Diamondbacks’ Tommy Pham sacrifices chance at record to get Jace Peterson World Series AB
Oct 29, 2023, 6:10 PM
PHOENIX — Arizona Diamondbacks designated hitter Tommy Pham had a chance to earn the first 5-for-5 World Series game in MLB history, but he turned it down in what manager Torey Lovullo called a “true team moment.”
In Game 2 of the Fall Classic on Saturday at the Texas Rangers, Pham went up to infielder Jace Peterson — a 33-year-old veteran — and told him to get ready.
Pham asked Lovullo to get Peterson his first career World Series at-bat late in a game the D-backs were in control of.
“I said, ‘Are you sure? 100% sure?'” Lovullo said on Sunday. “I gave him some contingencies. I said, ‘If it is 7-1, that’s the only score I’ll allow it to happen. If it is 7-2, lefty-righty, I’m going to reconsider it and I’ll circle back to you.’ We all know what happened.”
The D-backs were up 7-1 in the top of the ninth inning, and Pham was set to face left-hander Martin Perez, whom he was 3-for-7 against.
Torey Lovullo called Tommy Pham asking to get Jace Peterson a World Series at-bat a “true team moment.” pic.twitter.com/svNKdCj8fy
— Alex Weiner (@alexjweiner) October 29, 2023
Peterson stepped onto the on-deck circle, instead, taking away the lefty-righty advantage. The left-handed hitter bounced into a fielder’s choice and later came around to score.
Peterson said he had no idea Pham gave up an opportunity to accomplish something never done in MLB history. Only two players had picked up five hits in a World Series game — Albert Pujols and Paul Molitor — and neither went 5-for-5.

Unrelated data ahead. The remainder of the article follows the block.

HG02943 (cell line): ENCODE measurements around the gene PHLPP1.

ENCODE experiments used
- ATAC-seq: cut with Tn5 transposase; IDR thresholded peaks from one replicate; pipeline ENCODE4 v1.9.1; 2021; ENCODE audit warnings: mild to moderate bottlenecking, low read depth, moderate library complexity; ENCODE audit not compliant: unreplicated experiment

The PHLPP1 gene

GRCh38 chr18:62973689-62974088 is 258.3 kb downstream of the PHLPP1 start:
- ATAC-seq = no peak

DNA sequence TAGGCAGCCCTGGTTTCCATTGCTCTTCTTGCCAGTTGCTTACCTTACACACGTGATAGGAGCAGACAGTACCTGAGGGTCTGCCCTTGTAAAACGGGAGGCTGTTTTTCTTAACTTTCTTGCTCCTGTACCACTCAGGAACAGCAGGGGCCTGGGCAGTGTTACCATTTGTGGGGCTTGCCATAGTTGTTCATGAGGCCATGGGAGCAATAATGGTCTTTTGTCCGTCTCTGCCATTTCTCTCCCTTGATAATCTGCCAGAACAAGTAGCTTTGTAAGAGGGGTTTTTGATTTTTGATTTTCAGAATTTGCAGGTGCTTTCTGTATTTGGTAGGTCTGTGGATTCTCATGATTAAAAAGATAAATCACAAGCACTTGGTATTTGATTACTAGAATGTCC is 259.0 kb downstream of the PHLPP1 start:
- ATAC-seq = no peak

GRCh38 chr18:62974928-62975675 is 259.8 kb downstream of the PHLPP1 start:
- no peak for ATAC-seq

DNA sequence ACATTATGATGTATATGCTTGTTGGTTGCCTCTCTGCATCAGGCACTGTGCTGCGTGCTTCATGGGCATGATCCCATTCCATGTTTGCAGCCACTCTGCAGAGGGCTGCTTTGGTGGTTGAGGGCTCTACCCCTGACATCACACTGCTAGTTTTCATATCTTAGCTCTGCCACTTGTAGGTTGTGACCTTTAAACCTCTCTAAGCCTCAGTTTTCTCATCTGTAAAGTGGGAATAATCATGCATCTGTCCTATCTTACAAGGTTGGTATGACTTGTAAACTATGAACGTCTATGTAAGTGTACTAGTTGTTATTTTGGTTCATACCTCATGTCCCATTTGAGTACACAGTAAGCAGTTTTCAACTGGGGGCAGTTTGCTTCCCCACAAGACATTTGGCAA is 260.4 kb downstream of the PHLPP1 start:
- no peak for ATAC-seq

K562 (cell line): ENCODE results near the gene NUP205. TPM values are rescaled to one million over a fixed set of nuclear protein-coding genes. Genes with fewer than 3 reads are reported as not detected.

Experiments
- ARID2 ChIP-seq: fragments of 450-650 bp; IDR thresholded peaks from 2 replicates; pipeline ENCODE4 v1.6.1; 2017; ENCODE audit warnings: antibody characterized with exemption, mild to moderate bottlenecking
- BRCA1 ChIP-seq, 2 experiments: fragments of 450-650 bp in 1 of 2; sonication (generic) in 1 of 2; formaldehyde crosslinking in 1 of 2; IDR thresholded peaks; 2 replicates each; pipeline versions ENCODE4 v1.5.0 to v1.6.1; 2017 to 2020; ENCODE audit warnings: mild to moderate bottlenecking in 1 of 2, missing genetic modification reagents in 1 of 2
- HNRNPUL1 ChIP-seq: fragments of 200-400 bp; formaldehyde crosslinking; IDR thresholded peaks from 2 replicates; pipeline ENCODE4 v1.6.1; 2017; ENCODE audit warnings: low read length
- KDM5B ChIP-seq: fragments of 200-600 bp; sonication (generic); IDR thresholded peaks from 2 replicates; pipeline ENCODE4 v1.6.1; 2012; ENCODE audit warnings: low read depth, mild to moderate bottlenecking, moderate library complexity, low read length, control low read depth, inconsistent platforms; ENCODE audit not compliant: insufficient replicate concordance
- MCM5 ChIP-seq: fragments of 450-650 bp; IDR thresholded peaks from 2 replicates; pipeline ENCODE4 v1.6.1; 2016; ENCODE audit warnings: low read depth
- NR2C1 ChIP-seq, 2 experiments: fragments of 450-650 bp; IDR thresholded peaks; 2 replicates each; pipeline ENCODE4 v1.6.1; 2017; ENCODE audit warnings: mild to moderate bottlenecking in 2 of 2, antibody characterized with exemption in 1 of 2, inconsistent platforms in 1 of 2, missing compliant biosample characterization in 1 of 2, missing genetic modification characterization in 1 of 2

“It was quick, he just said, ‘Take this last one,’ and I said, ‘Alright, I got you,'” Peterson said. “I had no idea about the records until after the after the game. If I would have known that was the deal, I would have told him no chance, no way.”
“This was a moment where it was a teammate loving a teammate to give him an opportunity,” Lovullo said. “He took what mattered to him personally — number one on the list — and said, ‘It’s more about the team and my teammate at this moment.’ That spoke volumes about what that clubhouse feels every single day.”
Pham and Peterson were both midseason trade acquisitions by the D-backs looking to contend down the stretch. They had never played together in the majors before.
The D-backs told Pham the plan was to bat him in the middle of the order, which has been the case. Pham has been hitting fifth this World Series. Peterson came over to fill the left-handed hitting infield void left by Josh Rojas getting dealt in the Paul Sewald trade. He was not on the NLCS roster but is a depth option on the World Series squad.
They both made their MLB debuts in 2014.
“Me and (Peterson) have close to nine years of service time, so it took us close to nine years to get to a World Series,” Pham said. “This opportunity doesn’t come so often.”
“He’s my guy and I’d do anything for him,” Peterson said.
With the Diamondbacks having such a young team, Peterson was one of the few players on the roster Pham knew when he was traded, along with veterans Christian Walker, Evan Longoria and Ketel Marte. He knew Sewald with their Las Vegas backgrounds, saying he stood in on the closer’s bullpens to get ready for spring training.